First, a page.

Here in San Diego we're no strangers to water-use restrictions. NBC 7’s Omari Fleming is at the Water Conservation Garden in El Cajon with a look at what the drought means for us.
Governor Jerry Brown has declared a drought emergency in California, leading one local waterkeeper organization to rally for mandatory water conservation in San Diego County.
According to Gov. Brown, the current drought in the Golden State is perhaps the worst drought since records began in California. He’s calling on all state officials to do everything necessary to prepare for these conditions.
That being said, the San Diego Coastkeeper – an organization that protects and restores swimmable and drinkable waters in San Diego County – is now calling on the San Diego County Water Authority to enact a mandatory water conservation plan.
Matt O’Malley, a waterkeeper with the organization, said the average resident in San Diego uses 140 gallons of water per day, which includes everything from drinking water to water used in the shower or kitchen.
O’Malley said locals can do better than that, and thinks mandatory water restrictions are necessary at this point.
The San Diego Coastkeeper is urging the Water Authority to require residents to use water more wisely, saying Sacramento and other northern California cities have already imposed mandatory water restrictions to conserve shrinking supplies.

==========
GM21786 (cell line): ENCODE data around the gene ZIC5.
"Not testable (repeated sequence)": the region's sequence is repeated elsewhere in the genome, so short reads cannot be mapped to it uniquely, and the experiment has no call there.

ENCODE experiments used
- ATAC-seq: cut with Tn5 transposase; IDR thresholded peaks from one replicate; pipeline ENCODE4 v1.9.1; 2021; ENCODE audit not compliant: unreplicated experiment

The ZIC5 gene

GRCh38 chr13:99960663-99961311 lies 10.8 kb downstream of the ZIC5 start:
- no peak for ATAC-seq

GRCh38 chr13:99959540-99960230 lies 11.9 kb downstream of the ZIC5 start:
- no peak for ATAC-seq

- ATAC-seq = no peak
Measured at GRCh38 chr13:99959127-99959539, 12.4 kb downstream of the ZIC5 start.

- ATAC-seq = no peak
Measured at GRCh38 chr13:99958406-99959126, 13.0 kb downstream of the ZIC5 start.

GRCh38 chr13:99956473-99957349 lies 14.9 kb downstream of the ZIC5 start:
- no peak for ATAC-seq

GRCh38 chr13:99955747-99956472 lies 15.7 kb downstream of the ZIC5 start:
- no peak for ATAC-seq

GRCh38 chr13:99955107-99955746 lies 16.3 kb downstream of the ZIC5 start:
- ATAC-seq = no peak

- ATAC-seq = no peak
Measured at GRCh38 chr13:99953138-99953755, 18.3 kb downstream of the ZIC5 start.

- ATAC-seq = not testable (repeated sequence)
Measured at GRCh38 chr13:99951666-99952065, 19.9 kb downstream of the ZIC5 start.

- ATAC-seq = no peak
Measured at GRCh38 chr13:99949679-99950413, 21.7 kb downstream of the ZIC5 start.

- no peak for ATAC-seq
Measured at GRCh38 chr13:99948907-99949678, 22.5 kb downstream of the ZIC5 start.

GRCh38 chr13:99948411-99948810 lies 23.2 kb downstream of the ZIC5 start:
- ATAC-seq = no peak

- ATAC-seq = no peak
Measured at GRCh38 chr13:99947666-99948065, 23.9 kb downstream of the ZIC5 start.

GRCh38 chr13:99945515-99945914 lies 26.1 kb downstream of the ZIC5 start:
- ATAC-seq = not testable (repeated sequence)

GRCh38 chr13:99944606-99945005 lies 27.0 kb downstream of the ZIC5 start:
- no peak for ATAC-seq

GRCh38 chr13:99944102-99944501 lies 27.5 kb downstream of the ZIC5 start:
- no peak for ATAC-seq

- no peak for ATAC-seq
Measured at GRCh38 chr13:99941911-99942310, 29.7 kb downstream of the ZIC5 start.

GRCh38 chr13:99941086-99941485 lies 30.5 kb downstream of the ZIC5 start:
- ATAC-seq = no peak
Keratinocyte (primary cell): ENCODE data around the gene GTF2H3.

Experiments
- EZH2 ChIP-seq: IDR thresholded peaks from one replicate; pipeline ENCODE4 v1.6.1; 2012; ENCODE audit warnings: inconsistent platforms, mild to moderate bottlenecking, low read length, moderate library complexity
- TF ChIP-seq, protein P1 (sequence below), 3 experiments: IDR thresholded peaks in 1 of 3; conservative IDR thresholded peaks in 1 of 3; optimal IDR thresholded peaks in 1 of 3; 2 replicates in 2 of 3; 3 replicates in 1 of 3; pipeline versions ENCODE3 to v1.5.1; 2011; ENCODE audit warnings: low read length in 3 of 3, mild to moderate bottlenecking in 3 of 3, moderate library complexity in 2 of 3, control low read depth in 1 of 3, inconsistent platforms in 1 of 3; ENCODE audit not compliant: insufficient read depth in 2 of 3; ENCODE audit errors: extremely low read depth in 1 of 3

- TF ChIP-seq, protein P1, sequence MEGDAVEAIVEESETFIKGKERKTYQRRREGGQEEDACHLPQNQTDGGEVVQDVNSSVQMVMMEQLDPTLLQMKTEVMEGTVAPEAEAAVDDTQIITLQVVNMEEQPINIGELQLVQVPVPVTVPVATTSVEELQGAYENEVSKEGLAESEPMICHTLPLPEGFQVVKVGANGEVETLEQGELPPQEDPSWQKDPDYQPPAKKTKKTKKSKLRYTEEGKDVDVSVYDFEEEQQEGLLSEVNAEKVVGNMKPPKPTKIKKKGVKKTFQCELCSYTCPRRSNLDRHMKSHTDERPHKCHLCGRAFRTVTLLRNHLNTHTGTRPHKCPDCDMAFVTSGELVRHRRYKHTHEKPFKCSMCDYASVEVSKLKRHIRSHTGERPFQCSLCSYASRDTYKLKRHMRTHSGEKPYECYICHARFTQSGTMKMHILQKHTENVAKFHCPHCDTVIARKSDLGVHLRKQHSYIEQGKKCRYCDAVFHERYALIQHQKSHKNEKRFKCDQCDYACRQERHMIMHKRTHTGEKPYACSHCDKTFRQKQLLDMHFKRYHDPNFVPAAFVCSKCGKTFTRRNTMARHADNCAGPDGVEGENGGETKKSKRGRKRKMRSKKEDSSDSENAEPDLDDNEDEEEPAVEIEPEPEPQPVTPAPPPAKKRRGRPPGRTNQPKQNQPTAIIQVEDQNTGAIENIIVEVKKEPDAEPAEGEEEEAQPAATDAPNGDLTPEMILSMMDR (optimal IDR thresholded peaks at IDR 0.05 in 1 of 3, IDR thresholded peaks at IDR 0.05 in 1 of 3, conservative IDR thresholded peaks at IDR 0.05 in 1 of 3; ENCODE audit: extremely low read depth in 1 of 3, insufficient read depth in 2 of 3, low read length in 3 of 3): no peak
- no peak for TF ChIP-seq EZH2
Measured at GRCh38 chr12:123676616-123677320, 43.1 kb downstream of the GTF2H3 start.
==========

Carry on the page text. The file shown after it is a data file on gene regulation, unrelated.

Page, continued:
The waterkeeper organization said that when the Water Authority enacted a restriction in 2009, local residents responded by conserving 20 percent. From 2009 to 2011, the region as a whole reduced its water use by 14 percent.
“With all of the odds stacked against our water supply and residents’ responsiveness when asked to reduce use, we see mandatory water conservation as the new standard in water supply for San Diego,” said O’Malley. “It’s the only way to ensure an affordable California way of life that we all love.”
According to O’Malley, the region takes almost half of what it uses from the Colorado River and another 30 percent from the San Joaquin River Delta in Northern California. The Colorado River was named the Most Endangered River in America in 2013.
On Friday, amid Gov. Brown’s drought announcement, NBC 7 spoke to locals who about the water issue. Many said they couldn’t remember the last time it rained.
NBC 7 has reached out to the San Diego County Water Authority for comment.
On Friday afternoon, the Water Authority announced that the local region has adequate water supplies and reserves for 2014 because of “local investments in diverse and more reliable water supplies over the past two decades and a long-term decrease in regional water demand.”
The Water Authority said it’s not projecting the need for countywide water-use restrictions right now but is encouraging residents and businesses to use water efficiently and avoid wasting the resource.
“Today’s declaration underscores the constant water supply challenges facing California, the need to always use water wisely and the value of our investments in diversifying our water supplies,” said Thomas V. Wornham, Chair of the Water Authority’s Board of Directors.
The Water Authority also said its staff is in the process of closely evaluating Gov. Brown's drought declaration. Staffers plan to deliver an update on local water supply conditions at the next Board of Directors meeting on Jan. 23.
Water Authority officials said San Diegans have made great strides in water-use efficiency over the years, with per capita water use decreasing about 27 percent since 2007. To learn more about water supply, visit the Water Authority’s website.